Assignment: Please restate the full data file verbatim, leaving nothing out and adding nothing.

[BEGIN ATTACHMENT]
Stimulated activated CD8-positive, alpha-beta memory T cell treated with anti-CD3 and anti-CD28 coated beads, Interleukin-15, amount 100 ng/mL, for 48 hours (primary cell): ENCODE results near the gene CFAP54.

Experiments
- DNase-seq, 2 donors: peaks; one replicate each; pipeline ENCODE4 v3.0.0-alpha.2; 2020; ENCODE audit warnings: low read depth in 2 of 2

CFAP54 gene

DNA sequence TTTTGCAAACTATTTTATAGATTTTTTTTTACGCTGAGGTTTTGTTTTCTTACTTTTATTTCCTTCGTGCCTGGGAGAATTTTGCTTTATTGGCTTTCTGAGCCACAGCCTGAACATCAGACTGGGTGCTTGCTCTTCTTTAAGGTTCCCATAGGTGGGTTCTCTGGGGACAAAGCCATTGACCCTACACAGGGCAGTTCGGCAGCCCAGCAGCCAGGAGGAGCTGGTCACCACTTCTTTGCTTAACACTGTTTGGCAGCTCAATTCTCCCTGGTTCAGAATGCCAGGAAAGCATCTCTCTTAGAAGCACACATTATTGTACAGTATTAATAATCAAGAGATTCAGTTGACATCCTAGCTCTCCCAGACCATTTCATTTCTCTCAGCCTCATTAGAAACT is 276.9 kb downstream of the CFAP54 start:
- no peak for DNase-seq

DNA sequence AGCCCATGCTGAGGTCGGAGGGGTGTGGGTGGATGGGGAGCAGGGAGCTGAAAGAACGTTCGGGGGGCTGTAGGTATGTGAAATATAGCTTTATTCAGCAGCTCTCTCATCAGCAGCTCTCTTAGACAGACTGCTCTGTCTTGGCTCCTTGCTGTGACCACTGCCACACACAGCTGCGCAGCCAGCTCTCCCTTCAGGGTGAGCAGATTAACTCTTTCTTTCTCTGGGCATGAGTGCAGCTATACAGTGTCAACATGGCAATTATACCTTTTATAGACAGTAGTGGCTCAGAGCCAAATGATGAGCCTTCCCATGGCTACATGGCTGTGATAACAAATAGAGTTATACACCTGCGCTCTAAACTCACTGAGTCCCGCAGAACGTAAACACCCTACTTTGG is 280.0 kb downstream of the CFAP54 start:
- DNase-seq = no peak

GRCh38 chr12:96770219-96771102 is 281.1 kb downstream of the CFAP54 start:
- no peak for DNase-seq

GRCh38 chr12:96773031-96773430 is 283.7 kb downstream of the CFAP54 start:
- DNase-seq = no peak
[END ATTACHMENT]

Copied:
Stimulated activated CD8-positive, alpha-beta memory T cell treated with anti-CD3 and anti-CD28 coated beads, Interleukin-15, amount 100 ng/mL, for 48 hours (primary cell): ENCODE results near the gene CFAP54.

Experiments
- DNase-seq, 2 donors: peaks; one replicate each; pipeline ENCODE4 v3.0.0-alpha.2; 2020; ENCODE audit warnings: low read depth in 2 of 2

CFAP54 gene

DNA sequence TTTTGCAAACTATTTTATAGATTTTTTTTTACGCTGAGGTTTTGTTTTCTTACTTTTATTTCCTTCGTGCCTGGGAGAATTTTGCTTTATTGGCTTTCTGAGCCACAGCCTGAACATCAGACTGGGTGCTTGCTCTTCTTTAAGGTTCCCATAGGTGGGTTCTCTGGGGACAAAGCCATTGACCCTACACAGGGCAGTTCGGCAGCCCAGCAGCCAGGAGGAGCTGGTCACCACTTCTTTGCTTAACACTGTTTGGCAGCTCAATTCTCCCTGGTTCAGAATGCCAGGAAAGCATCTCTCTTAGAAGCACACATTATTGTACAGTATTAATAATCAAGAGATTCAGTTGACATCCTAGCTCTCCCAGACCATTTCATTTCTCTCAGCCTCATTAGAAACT is 276.9 kb downstream of the CFAP54 start:
- no peak for DNase-seq

DNA sequence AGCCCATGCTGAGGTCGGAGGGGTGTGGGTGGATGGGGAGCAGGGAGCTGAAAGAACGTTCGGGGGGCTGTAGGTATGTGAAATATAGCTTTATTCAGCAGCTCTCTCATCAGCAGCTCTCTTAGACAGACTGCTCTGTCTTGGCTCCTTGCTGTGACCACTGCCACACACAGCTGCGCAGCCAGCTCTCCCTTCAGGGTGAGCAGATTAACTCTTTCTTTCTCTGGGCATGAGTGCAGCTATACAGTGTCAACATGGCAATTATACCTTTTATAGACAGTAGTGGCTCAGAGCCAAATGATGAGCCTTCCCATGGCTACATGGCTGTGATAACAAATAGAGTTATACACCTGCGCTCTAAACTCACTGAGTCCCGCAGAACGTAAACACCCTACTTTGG is 280.0 kb downstream of the CFAP54 start:
- DNase-seq = no peak

GRCh38 chr12:96770219-96771102 is 281.1 kb downstream of the CFAP54 start:
- no peak for DNase-seq

GRCh38 chr12:96773031-96773430 is 283.7 kb downstream of the CFAP54 start:
- DNase-seq = no peak